A Letter To My Friends Who Are Mothers
By Britney Chapman
I know motherhood is a joy, a gift. I also know that it can be incredibly challenging. They say becoming a mother is an overwhelmingly emotional experience, something difficult to describe or grasp unless you’ve been there. I've heard the early days are filled with love, awe, and gratitude, but also stress, poop, and lack of sleep.
In truth, I wouldn’t know; I haven’t gotten there yet. But you have. And that’s the problem.
See, I’ve been trying to get to where you are for a long time now. I’ve dutifully tracked my cycles and ridden the rollercoaster of hope and despair through the two-week wait. I’ve wept on my closet floor with negative pregnancy tests in hand. I’ve gone through blood tests, procedures, and surgery for endometriosis. I’ve waited for my turn to come while I watched each of you become pregnant and then give birth. It’s beautiful and of course, I’m happy for you, but I’m also bitter and devastated. Watching you move on to this new phase of life without me has been painful, to say the least.
I never wanted us to grow apart, but I feel this is inevitable given our different circumstances right now. Your daily life consists of milk, poop, tears, and cuddles; mine is work, travel, writing, and coffee shops. I’m sure you envy my freedom and ability to go out to dinner unimpeded with my husband, just as I envy the way your baby’s hand curls around your finger and the unimaginable love you feel for this tiny being. You probably miss spending time with your girlfriends and being able to leave the house without a diaper bag; I miss my life before everything was consumed by the goal of trying to conceive. We both have it hard in our own ways.
You can never fully understand infertility unless you’ve been there. Just as I can’t yet fully understand the trials of being a mother. But I wish you could understand. I want you to know that I do still love you (and your baby!), but sometimes being around you or seeing your baby pictures on Instagram is triggering for me. It reminds me of everything I’m trying to forget. It’s not that I don’t want to spend time together or talk on the phone, nor do I want our friendship to change. But it already has, in many ways.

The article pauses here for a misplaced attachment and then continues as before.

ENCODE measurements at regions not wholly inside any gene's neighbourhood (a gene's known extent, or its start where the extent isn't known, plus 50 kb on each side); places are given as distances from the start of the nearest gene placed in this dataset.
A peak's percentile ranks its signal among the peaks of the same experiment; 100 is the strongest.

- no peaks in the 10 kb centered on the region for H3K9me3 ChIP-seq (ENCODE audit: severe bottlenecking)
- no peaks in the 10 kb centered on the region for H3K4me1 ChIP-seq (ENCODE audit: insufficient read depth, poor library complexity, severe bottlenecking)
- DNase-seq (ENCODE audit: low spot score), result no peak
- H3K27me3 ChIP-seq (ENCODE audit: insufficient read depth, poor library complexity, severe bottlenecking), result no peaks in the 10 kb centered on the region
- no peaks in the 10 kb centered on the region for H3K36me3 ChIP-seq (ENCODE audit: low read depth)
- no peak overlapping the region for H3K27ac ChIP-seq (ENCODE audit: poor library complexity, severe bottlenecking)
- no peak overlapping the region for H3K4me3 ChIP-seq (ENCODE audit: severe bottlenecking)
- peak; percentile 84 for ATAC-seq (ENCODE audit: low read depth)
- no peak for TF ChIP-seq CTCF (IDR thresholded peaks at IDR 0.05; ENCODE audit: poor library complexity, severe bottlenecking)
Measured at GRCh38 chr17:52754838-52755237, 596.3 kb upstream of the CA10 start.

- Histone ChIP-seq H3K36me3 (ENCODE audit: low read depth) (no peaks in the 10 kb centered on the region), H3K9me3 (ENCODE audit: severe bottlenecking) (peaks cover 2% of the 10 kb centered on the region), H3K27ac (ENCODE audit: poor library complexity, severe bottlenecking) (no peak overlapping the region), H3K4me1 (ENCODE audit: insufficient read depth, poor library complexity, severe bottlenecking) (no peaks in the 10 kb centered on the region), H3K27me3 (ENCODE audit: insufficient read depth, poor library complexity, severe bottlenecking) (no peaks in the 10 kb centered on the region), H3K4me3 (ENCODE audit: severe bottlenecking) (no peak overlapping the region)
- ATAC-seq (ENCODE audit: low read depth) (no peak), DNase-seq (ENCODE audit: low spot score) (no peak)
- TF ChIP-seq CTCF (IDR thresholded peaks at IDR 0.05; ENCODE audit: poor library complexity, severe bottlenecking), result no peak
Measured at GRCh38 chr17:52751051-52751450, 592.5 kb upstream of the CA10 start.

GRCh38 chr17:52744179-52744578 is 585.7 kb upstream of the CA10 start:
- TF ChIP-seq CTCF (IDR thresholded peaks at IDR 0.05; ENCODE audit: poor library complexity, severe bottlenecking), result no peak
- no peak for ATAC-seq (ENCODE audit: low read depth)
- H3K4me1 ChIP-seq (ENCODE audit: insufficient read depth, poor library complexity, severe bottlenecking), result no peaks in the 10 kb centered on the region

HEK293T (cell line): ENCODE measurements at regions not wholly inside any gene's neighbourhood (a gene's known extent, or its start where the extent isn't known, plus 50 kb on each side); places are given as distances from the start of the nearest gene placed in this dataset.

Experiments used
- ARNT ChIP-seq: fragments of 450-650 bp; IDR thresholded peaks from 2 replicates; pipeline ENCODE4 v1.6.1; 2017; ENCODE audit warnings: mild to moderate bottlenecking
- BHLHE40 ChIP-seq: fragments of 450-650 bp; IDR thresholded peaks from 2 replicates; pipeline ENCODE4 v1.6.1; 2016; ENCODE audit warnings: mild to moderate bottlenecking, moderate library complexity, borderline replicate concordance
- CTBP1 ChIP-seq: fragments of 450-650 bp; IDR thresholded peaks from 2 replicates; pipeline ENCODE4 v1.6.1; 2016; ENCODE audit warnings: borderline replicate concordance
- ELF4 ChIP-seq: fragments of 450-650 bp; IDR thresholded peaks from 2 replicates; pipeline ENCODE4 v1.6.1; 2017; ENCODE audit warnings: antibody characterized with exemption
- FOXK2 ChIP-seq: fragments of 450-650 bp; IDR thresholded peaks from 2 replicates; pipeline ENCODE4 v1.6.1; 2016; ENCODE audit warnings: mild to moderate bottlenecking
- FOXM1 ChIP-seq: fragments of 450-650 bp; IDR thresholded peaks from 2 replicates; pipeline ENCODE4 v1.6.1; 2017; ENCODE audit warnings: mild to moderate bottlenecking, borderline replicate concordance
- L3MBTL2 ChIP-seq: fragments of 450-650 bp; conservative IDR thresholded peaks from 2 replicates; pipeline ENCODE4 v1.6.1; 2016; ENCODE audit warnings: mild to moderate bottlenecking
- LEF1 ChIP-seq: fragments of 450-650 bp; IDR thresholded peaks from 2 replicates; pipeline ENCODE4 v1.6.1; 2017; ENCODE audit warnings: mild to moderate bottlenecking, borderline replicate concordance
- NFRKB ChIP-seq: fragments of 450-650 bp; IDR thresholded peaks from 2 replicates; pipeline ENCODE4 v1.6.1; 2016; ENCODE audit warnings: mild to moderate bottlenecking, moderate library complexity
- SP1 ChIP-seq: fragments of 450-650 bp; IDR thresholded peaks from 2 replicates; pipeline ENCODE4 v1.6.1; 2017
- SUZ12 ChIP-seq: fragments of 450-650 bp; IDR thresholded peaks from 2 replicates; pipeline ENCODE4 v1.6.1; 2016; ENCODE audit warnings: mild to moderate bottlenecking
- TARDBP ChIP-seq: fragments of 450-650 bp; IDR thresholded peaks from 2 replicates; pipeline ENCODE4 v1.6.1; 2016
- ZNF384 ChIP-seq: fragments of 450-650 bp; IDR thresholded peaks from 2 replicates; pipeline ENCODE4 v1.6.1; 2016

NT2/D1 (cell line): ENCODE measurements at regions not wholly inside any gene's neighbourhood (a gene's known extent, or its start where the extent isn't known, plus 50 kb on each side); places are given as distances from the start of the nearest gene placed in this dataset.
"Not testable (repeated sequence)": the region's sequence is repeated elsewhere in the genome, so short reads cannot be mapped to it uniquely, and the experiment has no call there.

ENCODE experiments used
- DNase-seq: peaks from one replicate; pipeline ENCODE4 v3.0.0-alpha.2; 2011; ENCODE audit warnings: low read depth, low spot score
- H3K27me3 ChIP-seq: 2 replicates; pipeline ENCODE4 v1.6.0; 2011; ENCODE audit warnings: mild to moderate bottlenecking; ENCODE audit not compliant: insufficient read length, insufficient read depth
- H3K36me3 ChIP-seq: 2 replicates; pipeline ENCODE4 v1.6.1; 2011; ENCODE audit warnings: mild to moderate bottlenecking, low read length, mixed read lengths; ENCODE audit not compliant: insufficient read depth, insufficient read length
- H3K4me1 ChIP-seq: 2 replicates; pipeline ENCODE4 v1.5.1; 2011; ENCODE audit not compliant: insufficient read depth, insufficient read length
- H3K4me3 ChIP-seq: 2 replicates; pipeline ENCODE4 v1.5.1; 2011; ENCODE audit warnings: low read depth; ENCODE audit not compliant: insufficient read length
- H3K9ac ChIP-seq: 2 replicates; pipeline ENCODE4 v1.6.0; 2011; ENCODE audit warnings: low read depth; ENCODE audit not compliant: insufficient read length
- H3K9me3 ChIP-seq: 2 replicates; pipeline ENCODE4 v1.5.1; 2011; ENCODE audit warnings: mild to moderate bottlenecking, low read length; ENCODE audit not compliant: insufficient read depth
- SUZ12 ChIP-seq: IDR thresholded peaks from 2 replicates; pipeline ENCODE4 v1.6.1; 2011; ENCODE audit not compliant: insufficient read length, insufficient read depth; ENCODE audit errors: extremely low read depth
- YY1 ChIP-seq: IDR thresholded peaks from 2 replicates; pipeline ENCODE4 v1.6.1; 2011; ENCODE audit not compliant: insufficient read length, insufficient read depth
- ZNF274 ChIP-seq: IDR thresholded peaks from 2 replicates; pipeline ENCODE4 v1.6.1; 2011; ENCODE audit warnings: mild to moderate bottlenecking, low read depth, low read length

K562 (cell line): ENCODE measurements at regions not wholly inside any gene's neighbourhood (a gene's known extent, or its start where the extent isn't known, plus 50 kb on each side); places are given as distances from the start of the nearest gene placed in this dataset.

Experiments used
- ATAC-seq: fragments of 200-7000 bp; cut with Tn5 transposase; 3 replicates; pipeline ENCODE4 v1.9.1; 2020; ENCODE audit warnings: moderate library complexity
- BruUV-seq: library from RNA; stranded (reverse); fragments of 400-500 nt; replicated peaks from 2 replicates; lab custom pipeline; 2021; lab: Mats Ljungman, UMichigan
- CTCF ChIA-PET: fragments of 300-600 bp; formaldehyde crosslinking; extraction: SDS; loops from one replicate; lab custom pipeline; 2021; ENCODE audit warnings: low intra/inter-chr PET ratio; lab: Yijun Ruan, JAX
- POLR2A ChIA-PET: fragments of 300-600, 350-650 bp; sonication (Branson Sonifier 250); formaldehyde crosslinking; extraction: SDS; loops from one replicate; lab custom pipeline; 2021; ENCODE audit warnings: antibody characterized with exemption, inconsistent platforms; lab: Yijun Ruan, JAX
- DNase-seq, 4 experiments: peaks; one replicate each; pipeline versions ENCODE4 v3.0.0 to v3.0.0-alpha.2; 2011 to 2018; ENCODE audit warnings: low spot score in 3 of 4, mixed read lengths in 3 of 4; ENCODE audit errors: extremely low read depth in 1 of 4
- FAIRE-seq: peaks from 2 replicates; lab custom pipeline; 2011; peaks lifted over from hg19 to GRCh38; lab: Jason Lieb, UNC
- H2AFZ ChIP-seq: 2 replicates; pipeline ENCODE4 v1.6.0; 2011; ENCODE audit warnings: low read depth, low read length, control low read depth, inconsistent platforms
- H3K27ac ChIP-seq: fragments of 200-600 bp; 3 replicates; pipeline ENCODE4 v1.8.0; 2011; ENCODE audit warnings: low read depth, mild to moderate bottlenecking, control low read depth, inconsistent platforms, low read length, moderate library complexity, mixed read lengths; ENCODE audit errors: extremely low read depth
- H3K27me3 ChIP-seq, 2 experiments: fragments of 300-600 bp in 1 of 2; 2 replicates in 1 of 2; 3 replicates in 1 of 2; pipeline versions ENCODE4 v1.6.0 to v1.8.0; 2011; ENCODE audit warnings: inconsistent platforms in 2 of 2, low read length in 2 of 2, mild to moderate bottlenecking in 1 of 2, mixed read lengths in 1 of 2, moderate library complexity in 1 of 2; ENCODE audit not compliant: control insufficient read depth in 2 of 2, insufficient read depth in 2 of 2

I recently read a blog post by a woman experiencing infertility that really resonated with me. She explained something that is at the heart of our friendship struggles, and I’ll try to share it in my own words here. When I’m alone or surrounded by people without children, I can forget my infertility and appreciate life. I can live in the moment, savor the wine, and talk about geopolitical tensions with China. I can exist as a fully formed adult who is satisfied with her life and doesn’t need a baby to complete her. I can be happy. But when I interact with you (or see pictures of you and your baby), I can’t forget. I am pulled out of the fairyland where I’m content and grateful for my life and reminded blatantly of the very thing I want that I don’t have.
It makes me so sad to admit this. I never want to hurt you and I know you’re not making me feel this way on purpose; the circumstances are completely outside of your control. I acknowledge and own my negative emotions toward you—jealousy, frustration, sadness—because of my personal challenges with infertility. As the famous line goes: It’s not you, it’s me.
And I must clarify that the severity of my heartache depends on where I’m at in my cycle. During ovulation and soon after, I’m positive, determined, and carrying a spark of (cautious) hope that this will be the time. During these weeks, I’m completely fine talking with you and hearing all about your baby. In fact, sometimes I welcome it. I know there is so much I have to learn, and I admire you for pioneering this new motherhood journey. It’s easier to spend time together if I can imagine that your reality may someday soon be mine.
But then, inevitably, I enter a dark place: either my period comes, or the pregnancy test is negative. I am depressed, devastated, and hopeless. I question life and whether I have the energy to suffer this misery again for yet another cycle. All I want is to be alone with a book and my heating pad. When I’m in this dark place, I’m not capable of listening to your baby stories. These are the days I might not respond to your texts or return your calls. The days I might cancel plans with you because I can’t bear to face anything related to pregnancy or babies. And again, it’s not you, it’s me.
I want to underscore that I still love you and want to continue our friendship. It’s just that we’re going through a really strange time now, being on opposite sides of motherhood. I think it’s okay for us to grow apart for a bit while we both weather this storm. Friendships naturally tend to have their ebbs and flows, and for us, this is one of the weird ebb times. I hope I’ll join you someday in motherhood and this will all be behind us.
But for now, I feel like I’m staring at you mothers and your children from behind a pane of glass, held back from joining your club. I’m jealously watching you cuddle, feed, and play while I break out yet another pack of pregnancy tests. I want what you have, but I’m not there yet. So please be patient with me while I wait.
Britney Chapman is an Endometriosis Warrior trying to conceive her first child. When not obsessing about fertility, she spends her time reading, writing, and jamming to 80’s music. Britney lives in Austin, Texas with her husband and fluffy cat, Layla.